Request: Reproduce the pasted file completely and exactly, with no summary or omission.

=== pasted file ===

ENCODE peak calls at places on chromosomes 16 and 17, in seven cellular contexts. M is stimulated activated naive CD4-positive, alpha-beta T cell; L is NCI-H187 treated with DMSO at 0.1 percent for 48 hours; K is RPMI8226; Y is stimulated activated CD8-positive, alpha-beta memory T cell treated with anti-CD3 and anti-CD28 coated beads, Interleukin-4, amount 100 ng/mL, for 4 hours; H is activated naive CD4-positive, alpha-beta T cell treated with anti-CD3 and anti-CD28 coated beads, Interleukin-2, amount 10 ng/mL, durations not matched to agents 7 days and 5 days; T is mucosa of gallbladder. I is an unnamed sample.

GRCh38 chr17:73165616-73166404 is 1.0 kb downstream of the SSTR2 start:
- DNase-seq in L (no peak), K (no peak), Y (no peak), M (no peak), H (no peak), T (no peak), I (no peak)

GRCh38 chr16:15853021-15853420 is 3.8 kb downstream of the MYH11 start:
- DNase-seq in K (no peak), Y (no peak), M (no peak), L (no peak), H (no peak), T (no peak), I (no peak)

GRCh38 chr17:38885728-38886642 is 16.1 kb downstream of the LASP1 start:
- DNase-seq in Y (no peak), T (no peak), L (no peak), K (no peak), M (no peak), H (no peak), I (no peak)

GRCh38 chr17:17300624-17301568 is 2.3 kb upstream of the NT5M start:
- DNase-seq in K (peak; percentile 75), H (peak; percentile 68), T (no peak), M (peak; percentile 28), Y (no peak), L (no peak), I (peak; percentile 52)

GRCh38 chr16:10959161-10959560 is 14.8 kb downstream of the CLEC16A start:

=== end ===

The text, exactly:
ENCODE peak calls at places on chromosomes 16 and 17, in seven cellular contexts. M is stimulated activated naive CD4-positive, alpha-beta T cell; L is NCI-H187 treated with DMSO at 0.1 percent for 48 hours; K is RPMI8226; Y is stimulated activated CD8-positive, alpha-beta memory T cell treated with anti-CD3 and anti-CD28 coated beads, Interleukin-4, amount 100 ng/mL, for 4 hours; H is activated naive CD4-positive, alpha-beta T cell treated with anti-CD3 and anti-CD28 coated beads, Interleukin-2, amount 10 ng/mL, durations not matched to agents 7 days and 5 days; T is mucosa of gallbladder. I is an unnamed sample.

GRCh38 chr17:73165616-73166404 is 1.0 kb downstream of the SSTR2 start:
- DNase-seq in L (no peak), K (no peak), Y (no peak), M (no peak), H (no peak), T (no peak), I (no peak)

GRCh38 chr16:15853021-15853420 is 3.8 kb downstream of the MYH11 start:
- DNase-seq in K (no peak), Y (no peak), M (no peak), L (no peak), H (no peak), T (no peak), I (no peak)

GRCh38 chr17:38885728-38886642 is 16.1 kb downstream of the LASP1 start:
- DNase-seq in Y (no peak), T (no peak), L (no peak), K (no peak), M (no peak), H (no peak), I (no peak)

GRCh38 chr17:17300624-17301568 is 2.3 kb upstream of the NT5M start:
- DNase-seq in K (peak; percentile 75), H (peak; percentile 68), T (no peak), M (peak; percentile 28), Y (no peak), L (no peak), I (peak; percentile 52)

GRCh38 chr16:10959161-10959560 is 14.8 kb downstream of the CLEC16A start: